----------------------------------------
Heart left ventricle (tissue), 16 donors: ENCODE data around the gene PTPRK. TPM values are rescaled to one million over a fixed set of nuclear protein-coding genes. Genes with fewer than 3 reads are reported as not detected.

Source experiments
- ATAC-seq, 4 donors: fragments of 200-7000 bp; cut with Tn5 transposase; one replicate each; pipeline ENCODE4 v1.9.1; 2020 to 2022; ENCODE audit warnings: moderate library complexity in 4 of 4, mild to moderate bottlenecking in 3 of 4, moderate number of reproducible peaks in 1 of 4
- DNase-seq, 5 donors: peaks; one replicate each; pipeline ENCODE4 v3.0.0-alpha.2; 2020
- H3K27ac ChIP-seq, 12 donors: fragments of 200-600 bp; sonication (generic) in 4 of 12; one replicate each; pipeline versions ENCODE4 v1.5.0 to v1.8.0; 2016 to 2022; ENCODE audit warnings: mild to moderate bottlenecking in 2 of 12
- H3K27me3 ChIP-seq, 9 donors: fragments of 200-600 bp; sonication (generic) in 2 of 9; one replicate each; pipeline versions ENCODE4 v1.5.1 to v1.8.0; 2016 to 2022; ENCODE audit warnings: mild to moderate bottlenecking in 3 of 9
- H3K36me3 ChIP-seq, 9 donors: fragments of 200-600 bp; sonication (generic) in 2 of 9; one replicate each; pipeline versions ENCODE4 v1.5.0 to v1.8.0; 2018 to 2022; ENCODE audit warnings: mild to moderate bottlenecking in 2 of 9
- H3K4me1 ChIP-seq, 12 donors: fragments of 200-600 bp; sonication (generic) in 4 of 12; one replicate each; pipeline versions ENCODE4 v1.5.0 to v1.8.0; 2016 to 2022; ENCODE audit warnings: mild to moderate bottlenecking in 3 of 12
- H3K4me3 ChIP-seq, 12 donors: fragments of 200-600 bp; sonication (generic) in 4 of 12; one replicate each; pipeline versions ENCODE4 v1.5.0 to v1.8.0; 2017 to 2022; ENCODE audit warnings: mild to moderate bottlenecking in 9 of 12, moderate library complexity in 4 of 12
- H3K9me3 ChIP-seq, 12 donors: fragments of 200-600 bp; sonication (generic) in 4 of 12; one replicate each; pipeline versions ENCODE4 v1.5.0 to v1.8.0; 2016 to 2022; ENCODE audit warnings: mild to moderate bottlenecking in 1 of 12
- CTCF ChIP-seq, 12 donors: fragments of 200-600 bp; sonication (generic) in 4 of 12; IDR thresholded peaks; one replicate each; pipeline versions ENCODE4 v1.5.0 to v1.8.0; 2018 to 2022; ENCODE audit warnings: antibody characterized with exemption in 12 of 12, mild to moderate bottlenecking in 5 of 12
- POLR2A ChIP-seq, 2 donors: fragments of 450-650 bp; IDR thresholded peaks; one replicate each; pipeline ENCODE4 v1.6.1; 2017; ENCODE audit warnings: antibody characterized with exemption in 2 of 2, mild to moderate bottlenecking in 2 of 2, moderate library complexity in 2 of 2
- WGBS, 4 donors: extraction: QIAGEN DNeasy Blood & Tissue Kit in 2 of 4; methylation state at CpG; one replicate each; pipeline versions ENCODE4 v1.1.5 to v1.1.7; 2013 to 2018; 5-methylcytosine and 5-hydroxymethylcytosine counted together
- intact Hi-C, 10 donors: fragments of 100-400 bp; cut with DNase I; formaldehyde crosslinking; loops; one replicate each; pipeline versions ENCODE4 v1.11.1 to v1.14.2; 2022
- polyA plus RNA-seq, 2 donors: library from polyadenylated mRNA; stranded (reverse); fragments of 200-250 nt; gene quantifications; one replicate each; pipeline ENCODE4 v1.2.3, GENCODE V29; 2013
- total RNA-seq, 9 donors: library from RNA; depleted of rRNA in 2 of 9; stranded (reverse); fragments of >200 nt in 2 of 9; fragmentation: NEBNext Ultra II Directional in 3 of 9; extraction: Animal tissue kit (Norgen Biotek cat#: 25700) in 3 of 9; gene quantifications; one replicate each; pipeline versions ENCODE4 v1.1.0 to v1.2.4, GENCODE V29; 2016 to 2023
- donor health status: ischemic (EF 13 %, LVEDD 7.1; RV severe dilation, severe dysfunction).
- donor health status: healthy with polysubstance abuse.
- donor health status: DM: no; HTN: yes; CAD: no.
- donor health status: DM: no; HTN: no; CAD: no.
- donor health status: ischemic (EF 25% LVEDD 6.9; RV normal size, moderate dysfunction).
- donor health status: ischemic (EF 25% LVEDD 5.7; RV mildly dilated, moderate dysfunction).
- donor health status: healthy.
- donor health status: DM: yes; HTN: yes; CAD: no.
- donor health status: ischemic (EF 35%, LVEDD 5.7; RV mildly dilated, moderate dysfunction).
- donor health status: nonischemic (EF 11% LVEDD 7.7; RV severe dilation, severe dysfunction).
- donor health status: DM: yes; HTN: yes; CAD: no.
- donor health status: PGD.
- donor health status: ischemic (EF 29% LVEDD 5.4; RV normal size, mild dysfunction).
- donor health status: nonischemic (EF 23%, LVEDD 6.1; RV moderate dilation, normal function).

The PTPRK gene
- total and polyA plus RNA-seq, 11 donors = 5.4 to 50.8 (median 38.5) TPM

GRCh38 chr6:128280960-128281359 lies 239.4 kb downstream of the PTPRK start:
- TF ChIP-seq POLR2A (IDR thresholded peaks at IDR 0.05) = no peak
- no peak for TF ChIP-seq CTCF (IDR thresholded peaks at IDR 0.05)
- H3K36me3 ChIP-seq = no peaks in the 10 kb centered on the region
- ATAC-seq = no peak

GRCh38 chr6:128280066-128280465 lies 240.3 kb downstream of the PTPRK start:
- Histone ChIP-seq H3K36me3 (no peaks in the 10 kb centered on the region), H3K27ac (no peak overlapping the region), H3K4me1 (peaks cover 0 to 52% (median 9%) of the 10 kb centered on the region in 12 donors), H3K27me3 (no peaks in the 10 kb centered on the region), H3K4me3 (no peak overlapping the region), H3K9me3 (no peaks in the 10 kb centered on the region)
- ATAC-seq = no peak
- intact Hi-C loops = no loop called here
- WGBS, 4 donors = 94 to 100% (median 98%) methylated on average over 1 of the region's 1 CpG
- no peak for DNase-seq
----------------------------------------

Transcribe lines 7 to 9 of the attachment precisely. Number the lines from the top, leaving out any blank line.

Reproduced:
- H3K36me3 ChIP-seq, 9 donors: fragments of 200-600 bp; sonication (generic) in 2 of 9; one replicate each; pipeline versions ENCODE4 v1.5.0 to v1.8.0; 2018 to 2022; ENCODE audit warnings: mild to moderate bottlenecking in 2 of 9
- H3K4me1 ChIP-seq, 12 donors: fragments of 200-600 bp; sonication (generic) in 4 of 12; one replicate each; pipeline versions ENCODE4 v1.5.0 to v1.8.0; 2016 to 2022; ENCODE audit warnings: mild to moderate bottlenecking in 3 of 12
- H3K4me3 ChIP-seq, 12 donors: fragments of 200-600 bp; sonication (generic) in 4 of 12; one replicate each; pipeline versions ENCODE4 v1.5.0 to v1.8.0; 2017 to 2022; ENCODE audit warnings: mild to moderate bottlenecking in 9 of 12, moderate library complexity in 4 of 12